Bridge Answer Man column: Time to pay attention to pedestrian safety
Bridge Answer Man
“That’s how pedestrians and cars live together,” Fred Estrian, the new “pedestrian champion” mascot, said in the recently unveiled Colorado Department of Transportation (CDOT) public service campaign. Its target is creating awareness about pedestrian safety, delivered in hopefully a fresh, new way that inspires travelers to be conscious when sharing the road. Fred’s words, and this launch, couldn’t be better timing for Glenwood Springs.
With the opening of the new Eighth Street connection, CDOT and the Grand Avenue Bridge (GAB) team turn their attention to pedestrian safety, especially with the new traffic pattern. It may take some time for pedestrians to get used to the connection. And now that vehicles can take the straight shot roadway from Midland Avenue to Grand Avenue via Eighth Street, pedestrians need to be aware of higher traffic volume in that area and use the dedicated crosswalks.
This matter of “sharing the road” is nothing new, but remains an ongoing concern and high priority on both the local level and statewide.
According to 2015 preliminary data collected by CDOT, there were about 1,330 pedestrian crashes, resulting in 59 pedestrian fatalities in the state. Nationally, each year about 5,000 pedestrians die and 70,000 are injured in traffic accidents.
Estrian, a character who jumps out of a crosswalk signal to hit the streets and spread awareness about pedestrians and vehicles safely coexisting, serves as a creative way to talk about the facts. With a relaxed demeanor and quirky humor, Fred travels busy streets pointing out seemingly unimportant actions performed both by vehicles and pedestrians that make a big difference for safe navigating.
Most crashes in the state involving pedestrians occur away from intersections, CDOT’s website states. And young children and the elderly are more likely to be killed or injured in a pedestrian crash than any other group.
The campaign emphasizes responsibility on the part of both pedestrians and vehicles, and suggests motorists shift their mindset, and remember that “we are all pedestrians at one time or another.”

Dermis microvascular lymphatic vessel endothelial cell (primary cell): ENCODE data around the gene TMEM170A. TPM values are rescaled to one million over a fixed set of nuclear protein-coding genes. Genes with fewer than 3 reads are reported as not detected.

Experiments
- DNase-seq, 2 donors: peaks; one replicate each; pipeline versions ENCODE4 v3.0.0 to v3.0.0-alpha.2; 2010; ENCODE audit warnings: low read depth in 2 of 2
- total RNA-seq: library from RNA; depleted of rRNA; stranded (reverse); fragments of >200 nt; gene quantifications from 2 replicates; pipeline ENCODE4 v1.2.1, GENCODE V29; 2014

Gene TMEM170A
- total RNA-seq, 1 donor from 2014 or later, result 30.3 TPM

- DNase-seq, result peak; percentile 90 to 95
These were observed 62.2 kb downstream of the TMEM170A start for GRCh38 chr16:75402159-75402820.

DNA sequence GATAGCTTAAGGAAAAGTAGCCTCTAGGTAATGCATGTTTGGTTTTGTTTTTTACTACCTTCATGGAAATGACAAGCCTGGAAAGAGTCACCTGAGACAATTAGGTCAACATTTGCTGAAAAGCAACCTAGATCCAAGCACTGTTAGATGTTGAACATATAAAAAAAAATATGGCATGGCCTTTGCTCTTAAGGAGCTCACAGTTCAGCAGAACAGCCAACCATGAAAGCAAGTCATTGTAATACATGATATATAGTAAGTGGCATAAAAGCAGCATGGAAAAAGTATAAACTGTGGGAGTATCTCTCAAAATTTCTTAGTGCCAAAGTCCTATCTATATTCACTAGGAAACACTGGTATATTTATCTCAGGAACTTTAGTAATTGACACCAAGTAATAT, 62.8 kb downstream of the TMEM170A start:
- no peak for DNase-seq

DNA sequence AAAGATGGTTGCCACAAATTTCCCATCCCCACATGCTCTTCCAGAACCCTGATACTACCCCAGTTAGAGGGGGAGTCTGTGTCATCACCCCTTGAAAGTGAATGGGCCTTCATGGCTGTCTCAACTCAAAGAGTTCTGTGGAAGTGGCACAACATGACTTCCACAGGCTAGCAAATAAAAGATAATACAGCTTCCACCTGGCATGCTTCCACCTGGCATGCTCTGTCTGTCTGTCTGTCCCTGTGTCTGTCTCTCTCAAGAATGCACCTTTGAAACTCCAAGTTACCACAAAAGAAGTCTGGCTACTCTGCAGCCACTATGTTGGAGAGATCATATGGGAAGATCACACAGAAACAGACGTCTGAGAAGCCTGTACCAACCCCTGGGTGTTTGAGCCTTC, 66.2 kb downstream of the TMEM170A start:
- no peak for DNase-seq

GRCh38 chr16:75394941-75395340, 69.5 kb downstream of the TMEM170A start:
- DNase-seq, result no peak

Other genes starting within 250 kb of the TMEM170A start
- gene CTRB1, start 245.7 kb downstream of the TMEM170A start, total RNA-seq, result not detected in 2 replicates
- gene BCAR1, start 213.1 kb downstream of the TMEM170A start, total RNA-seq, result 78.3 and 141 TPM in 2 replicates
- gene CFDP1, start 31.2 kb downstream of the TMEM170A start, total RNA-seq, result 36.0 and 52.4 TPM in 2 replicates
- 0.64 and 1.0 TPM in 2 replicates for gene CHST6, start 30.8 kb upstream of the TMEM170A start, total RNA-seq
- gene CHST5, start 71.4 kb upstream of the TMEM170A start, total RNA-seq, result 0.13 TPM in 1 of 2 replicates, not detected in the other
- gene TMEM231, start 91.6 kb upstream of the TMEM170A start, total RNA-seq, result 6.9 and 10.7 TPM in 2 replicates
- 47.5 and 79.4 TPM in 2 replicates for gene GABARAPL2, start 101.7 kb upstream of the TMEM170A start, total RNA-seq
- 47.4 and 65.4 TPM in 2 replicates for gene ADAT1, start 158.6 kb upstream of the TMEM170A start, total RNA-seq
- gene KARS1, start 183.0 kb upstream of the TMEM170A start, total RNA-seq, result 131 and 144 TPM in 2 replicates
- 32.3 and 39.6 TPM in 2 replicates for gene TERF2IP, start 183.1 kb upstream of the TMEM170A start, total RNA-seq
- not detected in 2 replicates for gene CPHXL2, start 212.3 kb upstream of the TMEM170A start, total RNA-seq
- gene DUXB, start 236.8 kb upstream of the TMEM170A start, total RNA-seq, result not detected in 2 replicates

Adopting this way of thinking when navigating Glenwood Springs is crucial to working toward pedestrian safety now and especially during the 2017 detour.
Next year, the Grand Avenue traffic bridge will be replaced, requiring about a 95-day detour. During that time the new Eighth Street connection will be the detour route, underscoring the importance of additional modes of transportation. With more foot and cycling traffic, the community will need to shift its mentality and approach to transit, and begin supporting alternate means of traveling.
This shift is occurring statewide, as shown with CDOT’s new campaign, dedication and funding to pedestrian safety education. We need to get creative, get supportive and work toward solutions that can sustain beyond the detour.
TIPS FOR SAFE CROSSING
• Always cross in marked crosswalks
• Stop at the edge of the street and look left-right-left for approaching traffic. Don’t forget to look for turning vehicles
• If a vehicle approaches, make eye contact with the driver before crossing
• Look before walking past stopped vehicles
• Don’t wear headphones or talk on the phone while crossing the street
• While driving, be cognizant of your surroundings and watch for pedestrians on each side of the street
• Come to a complete stop when required at intersections, and stop before the crosswalks.
• When a pedestrian approaches, make eye contact and wait for them to walk well past your car.
• Don’t wear headphones, text or talk on the phone while driving
In mid-November, the area near the intersection of Seventh and Eighth streets will be closed. This closure is necessary for crews to complete curb and gutter installation and widen sidewalks in the area. During this closure, the Eighth Street detour connection will be open. Pedestrian access and access to the Farnum Holt Funeral Home will be maintained.
Start a dialogue, stay on topic and be civil.
If you don't follow the rules, your comment may be deleted.
Former Carbondale trustee Katrina Byars said she wants to bring a voice of environmental sustainability to the commission, and believes her opponent has served long enough.